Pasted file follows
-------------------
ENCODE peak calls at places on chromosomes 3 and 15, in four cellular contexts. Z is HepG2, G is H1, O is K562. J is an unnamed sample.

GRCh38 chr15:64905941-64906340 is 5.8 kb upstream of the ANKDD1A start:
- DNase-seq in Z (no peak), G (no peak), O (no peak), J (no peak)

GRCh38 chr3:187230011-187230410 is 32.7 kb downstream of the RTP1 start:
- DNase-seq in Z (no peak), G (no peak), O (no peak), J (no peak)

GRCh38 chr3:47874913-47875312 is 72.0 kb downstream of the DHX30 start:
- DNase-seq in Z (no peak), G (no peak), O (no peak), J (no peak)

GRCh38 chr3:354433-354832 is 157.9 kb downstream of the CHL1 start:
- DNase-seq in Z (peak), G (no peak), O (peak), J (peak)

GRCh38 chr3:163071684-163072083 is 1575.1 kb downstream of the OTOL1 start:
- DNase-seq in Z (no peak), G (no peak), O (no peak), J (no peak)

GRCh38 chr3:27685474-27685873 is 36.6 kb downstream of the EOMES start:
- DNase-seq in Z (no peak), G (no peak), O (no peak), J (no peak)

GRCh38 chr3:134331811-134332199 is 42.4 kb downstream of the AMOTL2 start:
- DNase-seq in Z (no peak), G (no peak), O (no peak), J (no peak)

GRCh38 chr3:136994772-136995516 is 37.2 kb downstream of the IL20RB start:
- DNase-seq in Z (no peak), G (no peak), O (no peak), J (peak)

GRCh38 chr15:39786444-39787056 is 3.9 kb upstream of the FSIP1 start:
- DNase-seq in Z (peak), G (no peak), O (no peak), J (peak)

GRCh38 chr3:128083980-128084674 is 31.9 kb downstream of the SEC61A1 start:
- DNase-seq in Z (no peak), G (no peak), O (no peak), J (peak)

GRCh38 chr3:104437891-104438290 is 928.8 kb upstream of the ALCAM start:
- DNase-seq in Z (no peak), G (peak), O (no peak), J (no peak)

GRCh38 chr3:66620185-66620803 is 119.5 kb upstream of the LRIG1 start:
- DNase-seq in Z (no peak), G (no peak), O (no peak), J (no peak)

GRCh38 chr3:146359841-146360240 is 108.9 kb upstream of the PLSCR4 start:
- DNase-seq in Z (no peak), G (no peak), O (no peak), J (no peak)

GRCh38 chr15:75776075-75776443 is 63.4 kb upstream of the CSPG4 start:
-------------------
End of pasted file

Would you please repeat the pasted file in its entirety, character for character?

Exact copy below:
ENCODE peak calls at places on chromosomes 3 and 15, in four cellular contexts. Z is HepG2, G is H1, O is K562. J is an unnamed sample.

GRCh38 chr15:64905941-64906340 is 5.8 kb upstream of the ANKDD1A start:
- DNase-seq in Z (no peak), G (no peak), O (no peak), J (no peak)

GRCh38 chr3:187230011-187230410 is 32.7 kb downstream of the RTP1 start:
- DNase-seq in Z (no peak), G (no peak), O (no peak), J (no peak)

GRCh38 chr3:47874913-47875312 is 72.0 kb downstream of the DHX30 start:
- DNase-seq in Z (no peak), G (no peak), O (no peak), J (no peak)

GRCh38 chr3:354433-354832 is 157.9 kb downstream of the CHL1 start:
- DNase-seq in Z (peak), G (no peak), O (peak), J (peak)

GRCh38 chr3:163071684-163072083 is 1575.1 kb downstream of the OTOL1 start:
- DNase-seq in Z (no peak), G (no peak), O (no peak), J (no peak)

GRCh38 chr3:27685474-27685873 is 36.6 kb downstream of the EOMES start:
- DNase-seq in Z (no peak), G (no peak), O (no peak), J (no peak)

GRCh38 chr3:134331811-134332199 is 42.4 kb downstream of the AMOTL2 start:
- DNase-seq in Z (no peak), G (no peak), O (no peak), J (no peak)

GRCh38 chr3:136994772-136995516 is 37.2 kb downstream of the IL20RB start:
- DNase-seq in Z (no peak), G (no peak), O (no peak), J (peak)

GRCh38 chr15:39786444-39787056 is 3.9 kb upstream of the FSIP1 start:
- DNase-seq in Z (peak), G (no peak), O (no peak), J (peak)

GRCh38 chr3:128083980-128084674 is 31.9 kb downstream of the SEC61A1 start:
- DNase-seq in Z (no peak), G (no peak), O (no peak), J (peak)

GRCh38 chr3:104437891-104438290 is 928.8 kb upstream of the ALCAM start:
- DNase-seq in Z (no peak), G (peak), O (no peak), J (no peak)

GRCh38 chr3:66620185-66620803 is 119.5 kb upstream of the LRIG1 start:
- DNase-seq in Z (no peak), G (no peak), O (no peak), J (no peak)

GRCh38 chr3:146359841-146360240 is 108.9 kb upstream of the PLSCR4 start:
- DNase-seq in Z (no peak), G (no peak), O (no peak), J (no peak)

GRCh38 chr15:75776075-75776443 is 63.4 kb upstream of the CSPG4 start: